It was not uncommon for the residents to mistake the young people for their grandchildren, and Connor once found himself playing along rather than trying to correct an elderly woman who asked him to take something home for her, thinking he was a family member and would be going to her house.
“One thing that was really cool was that I met a couple who lived there together and had stuck together for a very long time. I thought that was very cute,” observed McKenzie, a sixth grader at the Carlisle middle school.
Connor, who is in eighth grade at the Fessenden School, discovered he was in high demand for more than his good manners and willingness to help out. He’s a talented pianist with a repertoire of Broadway tunes that his elderly audience loved to hear. “We found out that even if they can’t talk or remember things from week to week, they still remember all the words of these songs they knew when they were younger,” Kristine said.
For Connor, the accolades were flattering. “I like having a live audience, and they thought I did a great job,” he smiled. One comment particularly took him by surprise. “Once after I finished playing, a lady said I should be on the TV show ‘America’s Got Talent.’ It was such a nice compliment, but it was also a surprise that she knew about a show I watch!”
Katherine admits that when her mother announced they were going to look for a community service project to do together over the summer, she wasn’t initially thrilled, but her mother explained why it was important. “Community service is a value I’ve tried to emphasize throughout their lives,” Kristine said. “I tell them that ‘to whom much is given, much is expected.’ Our kids live in a bubble here. It’s important for them to understand all they can do to help others.”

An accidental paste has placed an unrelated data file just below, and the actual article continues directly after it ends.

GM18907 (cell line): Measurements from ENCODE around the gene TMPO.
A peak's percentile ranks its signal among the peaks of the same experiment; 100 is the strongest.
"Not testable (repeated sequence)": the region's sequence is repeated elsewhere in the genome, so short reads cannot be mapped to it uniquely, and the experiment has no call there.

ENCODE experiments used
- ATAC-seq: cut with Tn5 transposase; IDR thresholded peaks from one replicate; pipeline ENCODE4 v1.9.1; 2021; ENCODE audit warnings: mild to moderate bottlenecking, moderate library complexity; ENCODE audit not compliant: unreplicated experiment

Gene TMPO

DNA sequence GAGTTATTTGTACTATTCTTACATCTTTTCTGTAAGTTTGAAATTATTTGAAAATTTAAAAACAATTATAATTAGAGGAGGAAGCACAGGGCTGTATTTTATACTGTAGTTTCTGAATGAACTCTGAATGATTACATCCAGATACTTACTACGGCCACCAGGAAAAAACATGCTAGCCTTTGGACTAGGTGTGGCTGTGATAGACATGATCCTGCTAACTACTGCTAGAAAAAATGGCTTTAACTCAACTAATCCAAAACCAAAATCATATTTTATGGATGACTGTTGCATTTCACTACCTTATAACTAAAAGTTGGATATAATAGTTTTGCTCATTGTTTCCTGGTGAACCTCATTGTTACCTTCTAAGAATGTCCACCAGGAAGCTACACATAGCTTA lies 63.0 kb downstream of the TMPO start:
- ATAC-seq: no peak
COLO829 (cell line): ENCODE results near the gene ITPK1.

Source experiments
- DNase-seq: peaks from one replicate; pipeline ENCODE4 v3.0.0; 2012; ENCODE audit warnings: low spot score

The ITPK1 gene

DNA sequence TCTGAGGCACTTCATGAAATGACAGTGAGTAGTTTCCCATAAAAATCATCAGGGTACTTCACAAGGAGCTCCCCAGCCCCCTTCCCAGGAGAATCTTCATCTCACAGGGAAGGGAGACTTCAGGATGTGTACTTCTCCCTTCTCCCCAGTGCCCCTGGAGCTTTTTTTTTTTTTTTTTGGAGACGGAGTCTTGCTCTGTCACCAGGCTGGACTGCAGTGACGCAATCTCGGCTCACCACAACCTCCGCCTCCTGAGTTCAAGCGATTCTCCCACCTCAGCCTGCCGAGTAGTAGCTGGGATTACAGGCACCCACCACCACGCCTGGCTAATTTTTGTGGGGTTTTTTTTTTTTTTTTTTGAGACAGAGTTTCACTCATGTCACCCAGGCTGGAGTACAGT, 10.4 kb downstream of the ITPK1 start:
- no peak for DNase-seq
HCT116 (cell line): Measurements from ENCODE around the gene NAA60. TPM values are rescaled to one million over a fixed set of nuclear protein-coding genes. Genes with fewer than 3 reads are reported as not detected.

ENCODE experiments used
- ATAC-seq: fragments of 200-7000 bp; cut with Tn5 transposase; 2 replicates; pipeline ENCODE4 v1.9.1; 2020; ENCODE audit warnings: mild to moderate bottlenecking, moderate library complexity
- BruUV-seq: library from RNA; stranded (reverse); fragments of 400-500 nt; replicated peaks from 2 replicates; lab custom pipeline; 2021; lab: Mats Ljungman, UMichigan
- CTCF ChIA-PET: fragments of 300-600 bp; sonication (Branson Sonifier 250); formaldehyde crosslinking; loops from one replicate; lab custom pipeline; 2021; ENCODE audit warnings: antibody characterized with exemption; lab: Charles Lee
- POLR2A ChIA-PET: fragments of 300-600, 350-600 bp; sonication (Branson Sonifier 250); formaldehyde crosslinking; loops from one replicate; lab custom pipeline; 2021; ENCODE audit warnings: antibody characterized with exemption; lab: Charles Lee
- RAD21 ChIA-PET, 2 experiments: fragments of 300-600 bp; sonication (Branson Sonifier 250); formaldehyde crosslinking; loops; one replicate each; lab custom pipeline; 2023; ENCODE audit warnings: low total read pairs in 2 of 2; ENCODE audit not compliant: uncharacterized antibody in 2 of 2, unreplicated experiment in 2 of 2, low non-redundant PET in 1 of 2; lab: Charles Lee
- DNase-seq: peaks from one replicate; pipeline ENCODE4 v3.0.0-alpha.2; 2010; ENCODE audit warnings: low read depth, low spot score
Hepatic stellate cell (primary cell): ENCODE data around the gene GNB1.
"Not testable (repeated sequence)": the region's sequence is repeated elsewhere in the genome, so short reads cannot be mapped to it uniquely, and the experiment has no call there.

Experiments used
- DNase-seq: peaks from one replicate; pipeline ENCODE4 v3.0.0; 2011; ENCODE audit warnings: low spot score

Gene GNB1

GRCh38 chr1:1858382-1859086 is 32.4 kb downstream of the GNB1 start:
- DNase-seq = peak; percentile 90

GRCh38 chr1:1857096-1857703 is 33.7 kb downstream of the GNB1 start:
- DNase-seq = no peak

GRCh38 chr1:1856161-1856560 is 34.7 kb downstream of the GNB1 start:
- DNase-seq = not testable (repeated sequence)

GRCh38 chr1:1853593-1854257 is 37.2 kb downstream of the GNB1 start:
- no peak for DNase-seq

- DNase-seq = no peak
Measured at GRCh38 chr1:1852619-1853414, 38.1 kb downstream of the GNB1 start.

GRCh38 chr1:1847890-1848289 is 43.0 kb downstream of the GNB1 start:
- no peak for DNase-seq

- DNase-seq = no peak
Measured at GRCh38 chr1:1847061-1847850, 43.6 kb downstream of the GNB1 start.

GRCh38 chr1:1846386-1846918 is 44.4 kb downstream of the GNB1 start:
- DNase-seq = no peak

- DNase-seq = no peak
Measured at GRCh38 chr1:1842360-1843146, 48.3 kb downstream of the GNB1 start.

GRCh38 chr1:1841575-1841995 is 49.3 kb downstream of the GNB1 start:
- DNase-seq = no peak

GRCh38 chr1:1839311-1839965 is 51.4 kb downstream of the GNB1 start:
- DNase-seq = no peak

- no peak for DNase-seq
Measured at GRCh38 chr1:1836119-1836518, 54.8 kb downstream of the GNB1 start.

Connor had worked on school projects at the Greater Boston Food Bank and Katherine had raised money for Children’s Hospital, and the whole family takes part in charitable projects for the disadvantaged through their church, but the drumming class taught them that charity doesn’t apply only to poverty. With its elegant interiors, beautiful landscaping and full complement of programming, visitors perceive immediately that the residents of Carleton-Willard are not economically disadvantaged, but that doesn’t mean they don’t have important needs that volunteers can fill.
“We worked with people who needed and appreciated our help,” Kristine said. “These people are in a difficult situation. They are dealing with things that hopefully my kids won’t have to deal with, and that their grandparents aren’t facing. It was a way to show them someone else’s life experience vastly different from theirs. Now they understand this: when you think you’re having a bad day, think of someone who can’t remember their children anymore.”
Katherine agrees that this was a good way to understand that there are many ways of needing help besides financially. “Donating money wouldn’t have helped these people,” she said. “We needed to physically be there in order to help them.” ∆
© 2010 The Carlisle Mosquito